By the above mechanism, every bridge 10 receives the LAN traffic generated by all other bridges 10 in the same bridge group. In particular, the traffic from any given source bridge 10 is transmitted on a VT bundle uniquely associated with that source bridge 10. Each set of add/drop circuitry 18 identifies the source of incoming traffic based on the identities of the VTs carrying the traffic. Locally generated traffic is simply placed on the VT bundle associated with the local bridge 10. Traffic on VT bundles associated with other bridges 10 is dropped locally and also continued via the outgoing STS-1.

The number of VTs available in the SONET ring 16 establishes certain configuration constraints when the full multicast technique is employed. In particular, there are bounds on the number of bridges allowed in a bridge group, the number of bridge groups, and the amount of bandwidth (in increments of VT 1.5) allocated to each full multicast channel. For example, if it is assumed for simplicity that all bridge groups are similar to each other in terms of the maximum number of bridges, the number of VTs allocated per bridge, and the type of VTs used, then the following relationship must hold:
[(# groups)×(# bridges per group)×(# VTs per bridge)]≦total number of VTs available to carry bridge traffic

Thus, when there are 28 VT 1.5s available, for example, a configuration such as (7 groups, 2 bridges/group, 2 VT 1.5s per bridge) is legal, whereas (5 groups, 3 bridges/group, 2 VT 1.5s per bridge) is illegal. In general, there is no requirement that all bridge groups be so similar, and therefore the general constraint is simply that the sum of all VTs, regardless of how they are allocated to bridges or groups, must be no greater than the total number of available VTs.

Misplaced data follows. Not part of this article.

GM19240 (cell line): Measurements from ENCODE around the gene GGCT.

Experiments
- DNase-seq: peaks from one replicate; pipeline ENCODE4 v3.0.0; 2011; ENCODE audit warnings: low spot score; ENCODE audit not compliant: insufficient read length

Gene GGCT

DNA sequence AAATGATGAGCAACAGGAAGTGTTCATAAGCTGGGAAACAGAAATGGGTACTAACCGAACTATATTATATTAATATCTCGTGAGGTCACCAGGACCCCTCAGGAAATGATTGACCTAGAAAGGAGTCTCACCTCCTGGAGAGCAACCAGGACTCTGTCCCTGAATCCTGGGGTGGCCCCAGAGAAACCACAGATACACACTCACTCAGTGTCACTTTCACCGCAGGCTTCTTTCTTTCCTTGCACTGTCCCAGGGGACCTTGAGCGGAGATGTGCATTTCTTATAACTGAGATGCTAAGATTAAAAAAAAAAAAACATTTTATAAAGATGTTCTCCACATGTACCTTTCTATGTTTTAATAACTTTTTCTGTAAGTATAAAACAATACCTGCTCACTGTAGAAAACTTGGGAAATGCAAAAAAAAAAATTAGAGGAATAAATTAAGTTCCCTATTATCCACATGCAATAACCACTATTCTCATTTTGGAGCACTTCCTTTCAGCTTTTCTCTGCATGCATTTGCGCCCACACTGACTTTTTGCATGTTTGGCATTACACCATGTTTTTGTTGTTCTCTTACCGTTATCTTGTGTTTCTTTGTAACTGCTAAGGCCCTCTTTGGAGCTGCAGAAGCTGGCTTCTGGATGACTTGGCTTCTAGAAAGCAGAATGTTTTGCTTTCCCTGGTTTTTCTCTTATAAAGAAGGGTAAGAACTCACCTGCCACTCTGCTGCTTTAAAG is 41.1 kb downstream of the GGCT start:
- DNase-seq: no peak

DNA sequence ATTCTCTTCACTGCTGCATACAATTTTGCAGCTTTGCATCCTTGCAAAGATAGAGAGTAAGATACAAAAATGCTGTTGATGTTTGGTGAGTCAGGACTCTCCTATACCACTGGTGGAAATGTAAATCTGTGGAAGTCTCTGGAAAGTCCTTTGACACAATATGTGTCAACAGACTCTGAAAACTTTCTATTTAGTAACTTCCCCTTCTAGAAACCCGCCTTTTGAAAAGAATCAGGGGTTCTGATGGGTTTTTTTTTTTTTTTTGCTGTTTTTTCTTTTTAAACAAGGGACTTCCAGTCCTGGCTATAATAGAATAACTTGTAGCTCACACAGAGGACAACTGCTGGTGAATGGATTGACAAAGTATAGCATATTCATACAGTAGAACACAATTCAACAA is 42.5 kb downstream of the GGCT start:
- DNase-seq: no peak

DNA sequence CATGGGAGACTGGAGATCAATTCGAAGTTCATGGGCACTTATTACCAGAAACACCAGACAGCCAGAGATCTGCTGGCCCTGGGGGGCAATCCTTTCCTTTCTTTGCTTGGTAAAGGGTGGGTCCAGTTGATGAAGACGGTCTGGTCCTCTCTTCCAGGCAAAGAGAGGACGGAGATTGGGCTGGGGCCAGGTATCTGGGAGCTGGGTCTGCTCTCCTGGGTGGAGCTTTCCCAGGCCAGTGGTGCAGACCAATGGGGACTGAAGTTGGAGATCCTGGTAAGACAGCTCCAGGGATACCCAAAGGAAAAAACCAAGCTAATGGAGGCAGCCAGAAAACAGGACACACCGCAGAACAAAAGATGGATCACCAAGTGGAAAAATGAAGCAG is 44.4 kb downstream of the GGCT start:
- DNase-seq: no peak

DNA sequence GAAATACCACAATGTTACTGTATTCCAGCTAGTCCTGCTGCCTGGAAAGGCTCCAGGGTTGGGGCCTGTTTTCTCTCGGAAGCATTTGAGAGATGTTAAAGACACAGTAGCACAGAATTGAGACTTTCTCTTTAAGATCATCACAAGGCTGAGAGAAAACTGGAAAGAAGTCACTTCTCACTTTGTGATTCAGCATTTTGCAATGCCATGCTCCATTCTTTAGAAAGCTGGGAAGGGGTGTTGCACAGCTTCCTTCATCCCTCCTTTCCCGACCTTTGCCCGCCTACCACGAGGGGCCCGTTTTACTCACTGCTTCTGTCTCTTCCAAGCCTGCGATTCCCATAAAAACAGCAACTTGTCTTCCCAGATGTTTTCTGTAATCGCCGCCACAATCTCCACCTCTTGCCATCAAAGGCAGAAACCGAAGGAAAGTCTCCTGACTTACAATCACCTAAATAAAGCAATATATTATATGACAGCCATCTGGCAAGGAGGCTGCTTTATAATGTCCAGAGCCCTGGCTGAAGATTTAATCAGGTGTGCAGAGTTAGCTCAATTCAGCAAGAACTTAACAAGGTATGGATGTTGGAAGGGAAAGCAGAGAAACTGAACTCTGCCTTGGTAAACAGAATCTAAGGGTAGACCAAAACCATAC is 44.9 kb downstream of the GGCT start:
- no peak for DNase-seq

The full multicast connectivity scheme is well suited to carry multicast or broadcast messages, which are used in a variety of contexts to distribute messages to a number of different recipients in a LAN. The full multicast scheme can also be used to carry unicast traffic. Preferably, each bridge 10 employs a filter between the SONET ring 16 and the local LAN segment 12 to avoid unnecessarily transmitting frames on the local segment 12 that are destined for a host 14 residing on a different LAN segment 12. Each bridge 10 maintains a list of network addresses of hosts 14 that are known to the bridge 10, and each address is associated with the LAN segment 12 to which the corresponding host 14 is attached. Each bridge 10 compares the destination addresses of received frames to the addresses in the list. If the address is known and the destination host resides on the local LAN segment 12, the frame is transmitted on the local LAN segment 12 to be received by the destination host 14. If the address is unknown, then the frame is forwarded to the local LAN segment 12. If the address is known but the destination host resides on another LAN segment 12, the bridge 10 simply drops the frame.

FIG. 5 shows an alternative method of allocating the VTs in the ring 16 to carry the LAN traffic of the different bridges 10. In this scheme, which is referred to as “shared VT connectivity”, VT bundles are associated with respective bridge groups, rather than with particular source bridges, and the bridges of each bridge group share the use of the respective VT bundle.

FIG. 5 shows an example of the use of a single VT bundle by multiple bridges 10 of the same bridge group. A unicast frame is sent from bridge 10-1 to bridge 10-3 along a two-hop path 32, and a separate unicast frame is sent from bridge 10-3 to bridge 10-4 along a one-hop path 34. Each node transmits on one or more VTs of the same VT bundle. At each node, scheduling logic (discussed below; not shown in FIG. 5) for the bridge group is responsible for allocating the use of the VT bundle. One major function of the scheduling logic at each node is to determine at periodic scheduling intervals whether the outgoing VTs are to carry frames originated by the local bridge 10 or frames originated by bridges 10 residing at other nodes of the ring 16. Examples of the latter include the frames received on path 32 at node #2 (i.e., the node including bridge 10-2). At node #3, the scheduling logic is free to use the same VTs for the frames on path 34 as are being used for the frames on path 32, because the frames on path 32 are not being sent further in the ring 16.